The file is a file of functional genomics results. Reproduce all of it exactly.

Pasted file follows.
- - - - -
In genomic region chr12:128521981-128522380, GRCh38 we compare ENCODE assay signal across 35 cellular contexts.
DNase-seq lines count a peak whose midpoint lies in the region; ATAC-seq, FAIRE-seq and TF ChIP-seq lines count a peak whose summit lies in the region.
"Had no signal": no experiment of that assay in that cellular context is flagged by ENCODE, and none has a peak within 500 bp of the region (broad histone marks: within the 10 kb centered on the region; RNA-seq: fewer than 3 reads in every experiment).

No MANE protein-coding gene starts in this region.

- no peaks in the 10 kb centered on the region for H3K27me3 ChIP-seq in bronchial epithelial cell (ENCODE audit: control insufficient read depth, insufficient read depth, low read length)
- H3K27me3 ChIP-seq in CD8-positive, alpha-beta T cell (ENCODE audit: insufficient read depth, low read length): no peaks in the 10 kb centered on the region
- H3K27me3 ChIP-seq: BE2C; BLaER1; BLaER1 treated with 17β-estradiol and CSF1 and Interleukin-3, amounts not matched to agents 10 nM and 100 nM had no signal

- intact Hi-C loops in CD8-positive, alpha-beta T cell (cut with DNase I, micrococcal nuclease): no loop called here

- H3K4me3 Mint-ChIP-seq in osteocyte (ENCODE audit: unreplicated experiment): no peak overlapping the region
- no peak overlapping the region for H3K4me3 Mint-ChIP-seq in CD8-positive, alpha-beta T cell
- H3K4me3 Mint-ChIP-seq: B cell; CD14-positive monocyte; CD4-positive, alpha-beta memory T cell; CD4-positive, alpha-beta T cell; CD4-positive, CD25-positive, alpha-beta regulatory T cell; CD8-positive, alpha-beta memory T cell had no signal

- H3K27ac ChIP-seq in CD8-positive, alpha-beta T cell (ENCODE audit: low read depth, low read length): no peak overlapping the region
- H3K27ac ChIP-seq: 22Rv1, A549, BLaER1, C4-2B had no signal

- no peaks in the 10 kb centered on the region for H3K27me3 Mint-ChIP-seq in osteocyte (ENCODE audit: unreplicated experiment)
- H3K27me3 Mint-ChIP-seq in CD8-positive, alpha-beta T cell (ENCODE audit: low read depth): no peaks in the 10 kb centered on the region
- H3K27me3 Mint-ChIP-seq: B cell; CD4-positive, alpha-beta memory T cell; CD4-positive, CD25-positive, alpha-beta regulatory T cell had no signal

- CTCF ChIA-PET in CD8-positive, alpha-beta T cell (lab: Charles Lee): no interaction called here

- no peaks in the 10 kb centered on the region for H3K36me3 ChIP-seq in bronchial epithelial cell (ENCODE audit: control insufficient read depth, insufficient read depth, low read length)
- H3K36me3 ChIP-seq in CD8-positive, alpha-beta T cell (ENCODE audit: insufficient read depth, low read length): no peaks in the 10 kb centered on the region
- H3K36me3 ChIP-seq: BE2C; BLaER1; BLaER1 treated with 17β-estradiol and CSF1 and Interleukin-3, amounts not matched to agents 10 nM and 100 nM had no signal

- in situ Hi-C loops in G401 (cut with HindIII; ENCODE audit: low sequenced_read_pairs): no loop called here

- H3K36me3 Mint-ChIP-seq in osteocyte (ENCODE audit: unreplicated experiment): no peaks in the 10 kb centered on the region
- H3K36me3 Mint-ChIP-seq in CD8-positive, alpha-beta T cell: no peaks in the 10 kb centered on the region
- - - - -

In genomic region chr12:128521981-128522380, GRCh38 we compare ENCODE assay signal across 35 cellular contexts.
DNase-seq lines count a peak whose midpoint lies in the region; ATAC-seq, FAIRE-seq and TF ChIP-seq lines count a peak whose summit lies in the region.
"Had no signal": no experiment of that assay in that cellular context is flagged by ENCODE, and none has a peak within 500 bp of the region (broad histone marks: within the 10 kb centered on the region; RNA-seq: fewer than 3 reads in every experiment).

No MANE protein-coding gene starts in this region.

- no peaks in the 10 kb centered on the region for H3K27me3 ChIP-seq in bronchial epithelial cell (ENCODE audit: control insufficient read depth, insufficient read depth, low read length)
- H3K27me3 ChIP-seq in CD8-positive, alpha-beta T cell (ENCODE audit: insufficient read depth, low read length): no peaks in the 10 kb centered on the region
- H3K27me3 ChIP-seq: BE2C; BLaER1; BLaER1 treated with 17β-estradiol and CSF1 and Interleukin-3, amounts not matched to agents 10 nM and 100 nM had no signal

- intact Hi-C loops in CD8-positive, alpha-beta T cell (cut with DNase I, micrococcal nuclease): no loop called here

- H3K4me3 Mint-ChIP-seq in osteocyte (ENCODE audit: unreplicated experiment): no peak overlapping the region
- no peak overlapping the region for H3K4me3 Mint-ChIP-seq in CD8-positive, alpha-beta T cell
- H3K4me3 Mint-ChIP-seq: B cell; CD14-positive monocyte; CD4-positive, alpha-beta memory T cell; CD4-positive, alpha-beta T cell; CD4-positive, CD25-positive, alpha-beta regulatory T cell; CD8-positive, alpha-beta memory T cell had no signal

- H3K27ac ChIP-seq in CD8-positive, alpha-beta T cell (ENCODE audit: low read depth, low read length): no peak overlapping the region
- H3K27ac ChIP-seq: 22Rv1, A549, BLaER1, C4-2B had no signal

- no peaks in the 10 kb centered on the region for H3K27me3 Mint-ChIP-seq in osteocyte (ENCODE audit: unreplicated experiment)
- H3K27me3 Mint-ChIP-seq in CD8-positive, alpha-beta T cell (ENCODE audit: low read depth): no peaks in the 10 kb centered on the region
- H3K27me3 Mint-ChIP-seq: B cell; CD4-positive, alpha-beta memory T cell; CD4-positive, CD25-positive, alpha-beta regulatory T cell had no signal

- CTCF ChIA-PET in CD8-positive, alpha-beta T cell (lab: Charles Lee): no interaction called here

- no peaks in the 10 kb centered on the region for H3K36me3 ChIP-seq in bronchial epithelial cell (ENCODE audit: control insufficient read depth, insufficient read depth, low read length)
- H3K36me3 ChIP-seq in CD8-positive, alpha-beta T cell (ENCODE audit: insufficient read depth, low read length): no peaks in the 10 kb centered on the region
- H3K36me3 ChIP-seq: BE2C; BLaER1; BLaER1 treated with 17β-estradiol and CSF1 and Interleukin-3, amounts not matched to agents 10 nM and 100 nM had no signal

- in situ Hi-C loops in G401 (cut with HindIII; ENCODE audit: low sequenced_read_pairs): no loop called here

- H3K36me3 Mint-ChIP-seq in osteocyte (ENCODE audit: unreplicated experiment): no peaks in the 10 kb centered on the region
- H3K36me3 Mint-ChIP-seq in CD8-positive, alpha-beta T cell: no peaks in the 10 kb centered on the region